A read that affirms reading.

JUST READ!

Apparently, there are many ways to read.

Degman’s first-person text opens with an exultant declaration—“HOORAY! I know how to read on my own!”—but an accompanying, vibrant illustration doesn’t indicate which of the seven diverse children in a book-filled room is the speaker. This question isn’t resolved as the narrative proceeds, “But sometimes I don’t want to do it alone. So… / I read with an astronaut, pirate, or farmer. I read with a clown or a knight wearing armor.” It’s rather confusing that the depicted reading children are reading alone while imagining the astronaut, pirate, farmer, clown, and knight floating above them. Tentler-Krylov’s splashy, stylish, bright watercolors show children reading different sorts of texts in various contexts—road signs, maps, magazines, sheet music, and Braille books. The spread depicting Braille reads, “I read with my fingers across bumpy lines”; across the gutter one child signs to another: “I read with my voice or my hands using signs.” This last line seems a bit off as it positions oral and signed language as texts to be read, but the aim is clearly inclusive. The book culminates in an idyllic scene of children reading in a tree that begs to become a literacy campaign poster. As with many books about reading, it’s not much of a story, but it does mean well.

A read that affirms reading. (Picture book. 4-7)

Pub Date: March 5, 2019

ISBN: 978-1-4549-2572-9

Page Count: 32

Publisher: Sterling

Review Posted Online: Dec. 22, 2018

Kirkus Reviews Issue: Jan. 15, 2019

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A culturally intricate slice of a lupine courier’s life.

¡VAMOS! LET'S GO TO THE MARKET

From the ¡Vamos! series

Little Lobo and his dog, Bernabé, journey through a Mexican mercado delivering diverse goods to a variety of booths.

With the aid of red words splattered throughout the spreads as labels, Raúl the Third gives an introduction to Spanish vocabulary as Little Lobo, an anthropomorphic wolf, leaves his house, fills his cart with objects from his warehouse, and delivers them to the market’s vendors. The journey also serves as a crash course in Mexican culture, as the images are packed with intertextual details such as food, traditional games, and characters, including Cantinflas, Frida Khalo, and Juan Gabriel. Readers acquainted with Raúl the Third’s characters from his Lowriders series with author Cathy Camper will appreciate cameos from familiar characters. As he makes his rounds, Little Lobo also collects different artifacts that people offer in exchange for his deliveries of shoe polish, clothespins, wood, tissue paper, paintbrushes, and a pair of golden laces. Although Raúl the Third departs from the ball-pen illustrations that he is known for, his depiction of creatures and critters peppering the borderland where his stories are set remains in his trademark style. The softer hues in the illustrations (chosen by colorist Bay) keep the busy compositions friendly, and the halftone patterns filling the illustrations create foregrounds and backgrounds reminiscent of Roy Lichtenstein’s pointillism.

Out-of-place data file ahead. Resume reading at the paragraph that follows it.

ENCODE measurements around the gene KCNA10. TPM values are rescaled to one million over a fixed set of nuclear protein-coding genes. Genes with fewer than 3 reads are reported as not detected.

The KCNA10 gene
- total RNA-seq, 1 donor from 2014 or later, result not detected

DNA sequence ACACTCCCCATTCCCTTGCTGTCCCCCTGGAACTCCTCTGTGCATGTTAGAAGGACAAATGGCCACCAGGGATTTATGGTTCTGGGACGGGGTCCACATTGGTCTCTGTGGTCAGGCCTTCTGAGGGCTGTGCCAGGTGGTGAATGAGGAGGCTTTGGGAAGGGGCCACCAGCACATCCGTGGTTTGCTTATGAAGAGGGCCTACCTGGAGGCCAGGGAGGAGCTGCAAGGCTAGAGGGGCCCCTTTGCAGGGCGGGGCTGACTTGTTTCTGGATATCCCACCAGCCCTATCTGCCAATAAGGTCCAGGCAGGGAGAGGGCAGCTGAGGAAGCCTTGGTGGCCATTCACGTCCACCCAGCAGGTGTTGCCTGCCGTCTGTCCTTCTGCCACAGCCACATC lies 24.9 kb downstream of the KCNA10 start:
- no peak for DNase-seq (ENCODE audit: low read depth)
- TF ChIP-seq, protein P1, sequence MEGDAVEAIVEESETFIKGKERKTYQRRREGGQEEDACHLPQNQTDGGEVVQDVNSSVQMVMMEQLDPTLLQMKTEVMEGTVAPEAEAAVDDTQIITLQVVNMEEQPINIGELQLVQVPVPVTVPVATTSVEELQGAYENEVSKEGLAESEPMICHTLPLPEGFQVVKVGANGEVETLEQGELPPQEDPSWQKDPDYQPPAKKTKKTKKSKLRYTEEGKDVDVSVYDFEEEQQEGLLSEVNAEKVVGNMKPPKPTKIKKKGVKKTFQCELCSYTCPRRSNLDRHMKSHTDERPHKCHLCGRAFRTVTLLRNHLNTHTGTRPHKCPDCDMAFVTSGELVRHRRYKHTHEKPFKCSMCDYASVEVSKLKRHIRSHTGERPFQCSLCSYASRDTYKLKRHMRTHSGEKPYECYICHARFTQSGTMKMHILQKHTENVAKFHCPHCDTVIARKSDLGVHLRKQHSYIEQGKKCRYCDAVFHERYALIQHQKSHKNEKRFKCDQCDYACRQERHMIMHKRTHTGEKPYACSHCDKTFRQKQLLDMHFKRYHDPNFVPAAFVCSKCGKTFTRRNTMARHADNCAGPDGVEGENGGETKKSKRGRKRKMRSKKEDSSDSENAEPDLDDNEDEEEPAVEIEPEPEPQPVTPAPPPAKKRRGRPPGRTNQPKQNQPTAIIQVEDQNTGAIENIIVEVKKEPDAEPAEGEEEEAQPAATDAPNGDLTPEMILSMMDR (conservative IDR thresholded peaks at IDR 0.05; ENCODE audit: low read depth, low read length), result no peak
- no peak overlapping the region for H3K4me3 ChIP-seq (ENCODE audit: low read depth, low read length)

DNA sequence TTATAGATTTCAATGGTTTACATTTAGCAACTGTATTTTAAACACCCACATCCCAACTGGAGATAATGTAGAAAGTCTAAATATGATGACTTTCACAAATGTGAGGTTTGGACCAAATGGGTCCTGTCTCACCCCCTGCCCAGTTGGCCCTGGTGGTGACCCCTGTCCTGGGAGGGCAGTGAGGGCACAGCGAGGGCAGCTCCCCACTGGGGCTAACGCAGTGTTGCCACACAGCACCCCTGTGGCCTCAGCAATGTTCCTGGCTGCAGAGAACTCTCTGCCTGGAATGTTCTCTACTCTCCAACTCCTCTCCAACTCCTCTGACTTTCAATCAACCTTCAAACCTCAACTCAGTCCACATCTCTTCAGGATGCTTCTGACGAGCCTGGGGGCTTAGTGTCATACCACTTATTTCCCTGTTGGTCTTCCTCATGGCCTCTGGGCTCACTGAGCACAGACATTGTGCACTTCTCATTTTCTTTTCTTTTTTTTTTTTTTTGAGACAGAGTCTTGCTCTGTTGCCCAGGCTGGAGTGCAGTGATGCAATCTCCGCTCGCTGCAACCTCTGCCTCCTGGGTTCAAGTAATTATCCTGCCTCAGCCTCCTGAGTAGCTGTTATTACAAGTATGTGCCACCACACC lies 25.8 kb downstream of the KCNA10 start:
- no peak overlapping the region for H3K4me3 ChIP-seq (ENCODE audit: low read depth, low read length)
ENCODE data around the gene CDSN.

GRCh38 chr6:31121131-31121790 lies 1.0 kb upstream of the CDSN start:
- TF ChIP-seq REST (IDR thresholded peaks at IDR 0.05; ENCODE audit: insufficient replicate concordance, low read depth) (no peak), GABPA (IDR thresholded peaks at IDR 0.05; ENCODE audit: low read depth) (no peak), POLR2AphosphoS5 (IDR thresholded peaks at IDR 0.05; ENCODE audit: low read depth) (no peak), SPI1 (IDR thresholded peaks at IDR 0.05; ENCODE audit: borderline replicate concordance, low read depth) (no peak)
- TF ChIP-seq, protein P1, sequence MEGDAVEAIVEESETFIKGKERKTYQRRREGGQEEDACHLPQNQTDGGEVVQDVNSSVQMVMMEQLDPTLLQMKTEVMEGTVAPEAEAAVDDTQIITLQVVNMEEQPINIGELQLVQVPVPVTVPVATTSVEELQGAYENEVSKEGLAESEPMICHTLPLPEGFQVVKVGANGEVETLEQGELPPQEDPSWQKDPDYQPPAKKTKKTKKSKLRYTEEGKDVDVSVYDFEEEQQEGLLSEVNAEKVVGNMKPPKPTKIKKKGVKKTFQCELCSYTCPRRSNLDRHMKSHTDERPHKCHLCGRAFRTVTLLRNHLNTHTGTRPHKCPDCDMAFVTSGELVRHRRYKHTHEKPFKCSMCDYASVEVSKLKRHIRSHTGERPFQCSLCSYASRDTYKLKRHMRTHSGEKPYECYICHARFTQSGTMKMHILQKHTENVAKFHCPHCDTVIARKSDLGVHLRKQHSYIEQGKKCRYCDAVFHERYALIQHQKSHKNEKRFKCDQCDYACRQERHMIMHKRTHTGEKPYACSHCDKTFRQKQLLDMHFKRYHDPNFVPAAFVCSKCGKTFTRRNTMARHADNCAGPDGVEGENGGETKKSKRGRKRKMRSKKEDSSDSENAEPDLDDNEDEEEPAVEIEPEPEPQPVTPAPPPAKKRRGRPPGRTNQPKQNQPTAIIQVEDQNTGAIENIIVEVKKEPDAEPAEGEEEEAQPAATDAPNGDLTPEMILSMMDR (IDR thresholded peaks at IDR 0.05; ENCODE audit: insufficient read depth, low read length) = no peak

A culturally intricate slice of a lupine courier’s life. (glossary) (Picture book. 4-7)

Pub Date: April 2, 2019

ISBN: 978-1-328-55726-1

Page Count: 40

Publisher: Versify/HMH

Review Posted Online: Jan. 15, 2019

Kirkus Reviews Issue: Feb. 1, 2019

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RAIN SCHOOL

It takes a village to make a school. In Chad, big brothers and sisters lead the way for younger children on the first day of school. Little Thomas is full of questions. When he and the other children arrive, there are no classrooms and no desks. But the teacher's there, holding a trowel. "We will build our school," she declares. Everyone sets to work, making mud bricks that dry in the sun and a roof out of grass and saplings. Thomas loves his lessons; every day he learns something new. At the end of the school year, the minds of the students "are fat with knowledge." And just in time: The rainy season arrives and makes short work of the schoolhouse. Come September, they'll start all over. Rumford's illustrations make great use of color, dark brown skin and bright shirts, shorts and dresses against golden backgrounds, the hues applied in smudgy layers that infuse each scene with warmth—until the gray rains arrive. It's a nifty social-studies lesson tucked into a warm tale of community. (Picture book. 4-7)

Pub Date: Oct. 1, 2010

ISBN: 978-0-547-24307-8

Page Count: 32

Publisher: Houghton Mifflin

Review Posted Online: Oct. 1, 2010

Kirkus Reviews Issue: Oct. 1, 2010

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